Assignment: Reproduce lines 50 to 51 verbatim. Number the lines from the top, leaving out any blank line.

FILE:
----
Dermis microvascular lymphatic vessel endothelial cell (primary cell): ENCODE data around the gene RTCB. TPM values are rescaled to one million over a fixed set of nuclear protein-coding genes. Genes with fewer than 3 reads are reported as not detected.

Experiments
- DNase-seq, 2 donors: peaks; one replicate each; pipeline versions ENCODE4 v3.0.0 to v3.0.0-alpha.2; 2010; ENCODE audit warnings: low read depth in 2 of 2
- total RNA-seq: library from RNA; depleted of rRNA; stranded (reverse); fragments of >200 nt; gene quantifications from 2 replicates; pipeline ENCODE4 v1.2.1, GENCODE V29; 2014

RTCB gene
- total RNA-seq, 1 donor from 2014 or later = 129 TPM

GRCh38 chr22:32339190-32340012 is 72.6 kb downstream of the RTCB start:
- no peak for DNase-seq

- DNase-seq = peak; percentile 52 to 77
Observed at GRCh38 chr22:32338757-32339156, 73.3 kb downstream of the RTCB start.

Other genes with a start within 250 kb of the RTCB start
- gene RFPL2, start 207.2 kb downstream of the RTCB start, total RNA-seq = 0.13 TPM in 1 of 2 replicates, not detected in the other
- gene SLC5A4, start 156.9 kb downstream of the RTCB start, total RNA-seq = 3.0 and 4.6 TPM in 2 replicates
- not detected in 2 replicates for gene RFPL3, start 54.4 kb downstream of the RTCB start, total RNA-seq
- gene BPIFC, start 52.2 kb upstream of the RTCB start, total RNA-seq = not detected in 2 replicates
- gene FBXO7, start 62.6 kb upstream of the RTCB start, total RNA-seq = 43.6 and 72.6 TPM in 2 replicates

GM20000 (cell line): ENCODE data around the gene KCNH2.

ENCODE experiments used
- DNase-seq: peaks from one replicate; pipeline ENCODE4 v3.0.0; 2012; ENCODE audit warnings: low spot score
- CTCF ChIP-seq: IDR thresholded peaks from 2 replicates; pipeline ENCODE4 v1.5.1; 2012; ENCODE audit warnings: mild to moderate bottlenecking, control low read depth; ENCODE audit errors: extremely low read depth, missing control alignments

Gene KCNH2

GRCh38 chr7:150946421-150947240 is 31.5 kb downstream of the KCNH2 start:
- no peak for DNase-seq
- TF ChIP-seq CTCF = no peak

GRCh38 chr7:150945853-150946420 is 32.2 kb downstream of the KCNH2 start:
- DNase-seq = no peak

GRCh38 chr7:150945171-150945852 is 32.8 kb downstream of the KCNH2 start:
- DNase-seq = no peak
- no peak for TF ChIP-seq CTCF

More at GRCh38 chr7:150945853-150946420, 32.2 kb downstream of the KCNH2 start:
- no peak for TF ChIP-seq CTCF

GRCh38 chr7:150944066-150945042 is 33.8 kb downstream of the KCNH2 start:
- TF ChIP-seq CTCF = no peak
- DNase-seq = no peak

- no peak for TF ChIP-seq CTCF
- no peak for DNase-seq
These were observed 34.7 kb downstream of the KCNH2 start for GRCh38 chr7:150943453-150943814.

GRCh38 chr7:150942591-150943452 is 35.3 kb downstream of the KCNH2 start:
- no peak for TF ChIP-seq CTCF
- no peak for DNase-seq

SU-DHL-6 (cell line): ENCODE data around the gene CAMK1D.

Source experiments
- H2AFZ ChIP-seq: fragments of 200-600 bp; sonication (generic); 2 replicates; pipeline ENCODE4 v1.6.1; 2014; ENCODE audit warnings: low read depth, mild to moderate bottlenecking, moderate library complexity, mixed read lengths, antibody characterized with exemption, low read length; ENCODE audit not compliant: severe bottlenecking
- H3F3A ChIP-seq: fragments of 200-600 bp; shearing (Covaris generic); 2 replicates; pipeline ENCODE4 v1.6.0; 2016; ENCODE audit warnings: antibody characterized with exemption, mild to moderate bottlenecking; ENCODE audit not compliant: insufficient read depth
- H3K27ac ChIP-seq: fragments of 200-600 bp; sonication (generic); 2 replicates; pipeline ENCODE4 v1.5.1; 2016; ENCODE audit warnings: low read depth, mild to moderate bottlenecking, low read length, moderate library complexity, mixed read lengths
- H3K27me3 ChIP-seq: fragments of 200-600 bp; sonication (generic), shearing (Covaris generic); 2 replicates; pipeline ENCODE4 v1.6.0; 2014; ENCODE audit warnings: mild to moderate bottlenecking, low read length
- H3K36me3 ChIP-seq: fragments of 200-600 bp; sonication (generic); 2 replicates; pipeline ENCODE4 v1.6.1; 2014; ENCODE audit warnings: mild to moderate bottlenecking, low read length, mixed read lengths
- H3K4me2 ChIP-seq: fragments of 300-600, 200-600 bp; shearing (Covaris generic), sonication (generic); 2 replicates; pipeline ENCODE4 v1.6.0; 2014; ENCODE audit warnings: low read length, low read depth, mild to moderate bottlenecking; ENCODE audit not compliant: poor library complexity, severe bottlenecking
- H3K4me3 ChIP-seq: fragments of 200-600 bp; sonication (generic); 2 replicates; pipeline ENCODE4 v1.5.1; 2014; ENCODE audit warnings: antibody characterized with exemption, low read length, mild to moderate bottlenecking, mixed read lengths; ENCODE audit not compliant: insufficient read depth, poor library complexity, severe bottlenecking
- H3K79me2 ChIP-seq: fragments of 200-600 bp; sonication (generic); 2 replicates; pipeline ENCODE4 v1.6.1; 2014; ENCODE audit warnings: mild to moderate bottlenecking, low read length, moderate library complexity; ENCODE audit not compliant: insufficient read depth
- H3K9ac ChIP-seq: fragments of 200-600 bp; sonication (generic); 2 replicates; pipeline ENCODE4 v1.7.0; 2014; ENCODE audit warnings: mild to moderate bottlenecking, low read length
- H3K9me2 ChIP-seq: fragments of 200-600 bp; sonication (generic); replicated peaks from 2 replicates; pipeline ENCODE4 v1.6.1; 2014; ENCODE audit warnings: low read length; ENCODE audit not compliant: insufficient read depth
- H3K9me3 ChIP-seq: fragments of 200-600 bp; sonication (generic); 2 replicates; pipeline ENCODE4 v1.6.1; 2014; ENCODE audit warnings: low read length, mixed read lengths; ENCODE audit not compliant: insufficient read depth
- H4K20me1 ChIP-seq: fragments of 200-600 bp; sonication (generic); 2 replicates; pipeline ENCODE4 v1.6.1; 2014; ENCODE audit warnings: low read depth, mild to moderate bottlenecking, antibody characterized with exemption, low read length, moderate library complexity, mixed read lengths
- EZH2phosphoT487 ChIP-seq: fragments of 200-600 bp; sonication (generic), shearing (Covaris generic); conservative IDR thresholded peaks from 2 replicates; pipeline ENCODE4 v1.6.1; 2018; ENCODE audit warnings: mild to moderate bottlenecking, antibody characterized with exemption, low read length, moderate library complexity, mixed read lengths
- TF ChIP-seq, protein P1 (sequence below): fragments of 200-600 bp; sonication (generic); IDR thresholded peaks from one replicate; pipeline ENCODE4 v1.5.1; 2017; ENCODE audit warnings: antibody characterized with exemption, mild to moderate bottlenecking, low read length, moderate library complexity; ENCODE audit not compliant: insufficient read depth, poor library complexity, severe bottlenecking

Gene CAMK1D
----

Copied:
- H3K79me2 ChIP-seq: fragments of 200-600 bp; sonication (generic); 2 replicates; pipeline ENCODE4 v1.6.1; 2014; ENCODE audit warnings: mild to moderate bottlenecking, low read length, moderate library complexity; ENCODE audit not compliant: insufficient read depth
- H3K9ac ChIP-seq: fragments of 200-600 bp; sonication (generic); 2 replicates; pipeline ENCODE4 v1.7.0; 2014; ENCODE audit warnings: mild to moderate bottlenecking, low read length